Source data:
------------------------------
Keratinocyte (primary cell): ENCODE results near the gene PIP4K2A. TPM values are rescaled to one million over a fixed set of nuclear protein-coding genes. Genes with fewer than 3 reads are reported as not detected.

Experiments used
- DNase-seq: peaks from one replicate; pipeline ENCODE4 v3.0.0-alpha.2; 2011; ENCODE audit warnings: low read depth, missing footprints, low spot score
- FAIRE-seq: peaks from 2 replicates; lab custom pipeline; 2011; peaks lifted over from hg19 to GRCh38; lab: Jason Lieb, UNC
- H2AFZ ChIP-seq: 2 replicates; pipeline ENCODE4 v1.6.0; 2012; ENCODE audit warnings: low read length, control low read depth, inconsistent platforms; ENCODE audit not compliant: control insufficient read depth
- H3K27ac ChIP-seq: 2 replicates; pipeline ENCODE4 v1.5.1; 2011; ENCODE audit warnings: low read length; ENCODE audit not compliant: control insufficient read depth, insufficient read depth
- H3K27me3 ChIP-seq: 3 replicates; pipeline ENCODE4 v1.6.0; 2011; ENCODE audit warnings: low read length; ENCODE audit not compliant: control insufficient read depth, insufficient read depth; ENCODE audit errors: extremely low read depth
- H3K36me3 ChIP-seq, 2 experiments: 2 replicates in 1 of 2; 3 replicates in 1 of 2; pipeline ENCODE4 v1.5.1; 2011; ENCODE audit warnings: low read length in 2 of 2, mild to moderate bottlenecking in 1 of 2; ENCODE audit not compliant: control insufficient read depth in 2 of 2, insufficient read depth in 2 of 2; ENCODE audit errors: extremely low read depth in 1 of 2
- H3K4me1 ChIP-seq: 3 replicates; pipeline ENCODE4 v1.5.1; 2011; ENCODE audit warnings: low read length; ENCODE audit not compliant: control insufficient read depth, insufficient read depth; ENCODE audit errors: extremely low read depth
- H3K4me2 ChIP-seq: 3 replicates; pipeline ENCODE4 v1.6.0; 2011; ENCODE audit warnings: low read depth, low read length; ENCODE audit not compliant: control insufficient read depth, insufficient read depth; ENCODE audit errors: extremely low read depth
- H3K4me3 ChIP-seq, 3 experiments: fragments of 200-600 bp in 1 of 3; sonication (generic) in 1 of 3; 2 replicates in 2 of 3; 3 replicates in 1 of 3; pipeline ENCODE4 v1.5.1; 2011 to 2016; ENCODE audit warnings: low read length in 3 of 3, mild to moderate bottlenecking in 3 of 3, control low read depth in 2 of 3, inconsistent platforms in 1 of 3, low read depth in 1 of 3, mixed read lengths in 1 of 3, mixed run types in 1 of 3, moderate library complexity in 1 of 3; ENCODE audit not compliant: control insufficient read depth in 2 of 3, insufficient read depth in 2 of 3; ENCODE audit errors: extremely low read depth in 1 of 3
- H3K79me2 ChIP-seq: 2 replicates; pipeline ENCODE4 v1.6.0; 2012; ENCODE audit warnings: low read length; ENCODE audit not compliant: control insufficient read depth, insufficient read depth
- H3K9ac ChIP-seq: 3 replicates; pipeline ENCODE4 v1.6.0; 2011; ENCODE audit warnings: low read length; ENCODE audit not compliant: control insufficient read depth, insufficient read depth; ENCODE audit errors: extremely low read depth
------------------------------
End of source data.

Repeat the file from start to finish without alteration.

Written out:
Keratinocyte (primary cell): ENCODE results near the gene PIP4K2A. TPM values are rescaled to one million over a fixed set of nuclear protein-coding genes. Genes with fewer than 3 reads are reported as not detected.

Experiments used
- DNase-seq: peaks from one replicate; pipeline ENCODE4 v3.0.0-alpha.2; 2011; ENCODE audit warnings: low read depth, missing footprints, low spot score
- FAIRE-seq: peaks from 2 replicates; lab custom pipeline; 2011; peaks lifted over from hg19 to GRCh38; lab: Jason Lieb, UNC
- H2AFZ ChIP-seq: 2 replicates; pipeline ENCODE4 v1.6.0; 2012; ENCODE audit warnings: low read length, control low read depth, inconsistent platforms; ENCODE audit not compliant: control insufficient read depth
- H3K27ac ChIP-seq: 2 replicates; pipeline ENCODE4 v1.5.1; 2011; ENCODE audit warnings: low read length; ENCODE audit not compliant: control insufficient read depth, insufficient read depth
- H3K27me3 ChIP-seq: 3 replicates; pipeline ENCODE4 v1.6.0; 2011; ENCODE audit warnings: low read length; ENCODE audit not compliant: control insufficient read depth, insufficient read depth; ENCODE audit errors: extremely low read depth
- H3K36me3 ChIP-seq, 2 experiments: 2 replicates in 1 of 2; 3 replicates in 1 of 2; pipeline ENCODE4 v1.5.1; 2011; ENCODE audit warnings: low read length in 2 of 2, mild to moderate bottlenecking in 1 of 2; ENCODE audit not compliant: control insufficient read depth in 2 of 2, insufficient read depth in 2 of 2; ENCODE audit errors: extremely low read depth in 1 of 2
- H3K4me1 ChIP-seq: 3 replicates; pipeline ENCODE4 v1.5.1; 2011; ENCODE audit warnings: low read length; ENCODE audit not compliant: control insufficient read depth, insufficient read depth; ENCODE audit errors: extremely low read depth
- H3K4me2 ChIP-seq: 3 replicates; pipeline ENCODE4 v1.6.0; 2011; ENCODE audit warnings: low read depth, low read length; ENCODE audit not compliant: control insufficient read depth, insufficient read depth; ENCODE audit errors: extremely low read depth
- H3K4me3 ChIP-seq, 3 experiments: fragments of 200-600 bp in 1 of 3; sonication (generic) in 1 of 3; 2 replicates in 2 of 3; 3 replicates in 1 of 3; pipeline ENCODE4 v1.5.1; 2011 to 2016; ENCODE audit warnings: low read length in 3 of 3, mild to moderate bottlenecking in 3 of 3, control low read depth in 2 of 3, inconsistent platforms in 1 of 3, low read depth in 1 of 3, mixed read lengths in 1 of 3, mixed run types in 1 of 3, moderate library complexity in 1 of 3; ENCODE audit not compliant: control insufficient read depth in 2 of 3, insufficient read depth in 2 of 3; ENCODE audit errors: extremely low read depth in 1 of 3
- H3K79me2 ChIP-seq: 2 replicates; pipeline ENCODE4 v1.6.0; 2012; ENCODE audit warnings: low read length; ENCODE audit not compliant: control insufficient read depth, insufficient read depth
- H3K9ac ChIP-seq: 3 replicates; pipeline ENCODE4 v1.6.0; 2011; ENCODE audit warnings: low read length; ENCODE audit not compliant: control insufficient read depth, insufficient read depth; ENCODE audit errors: extremely low read depth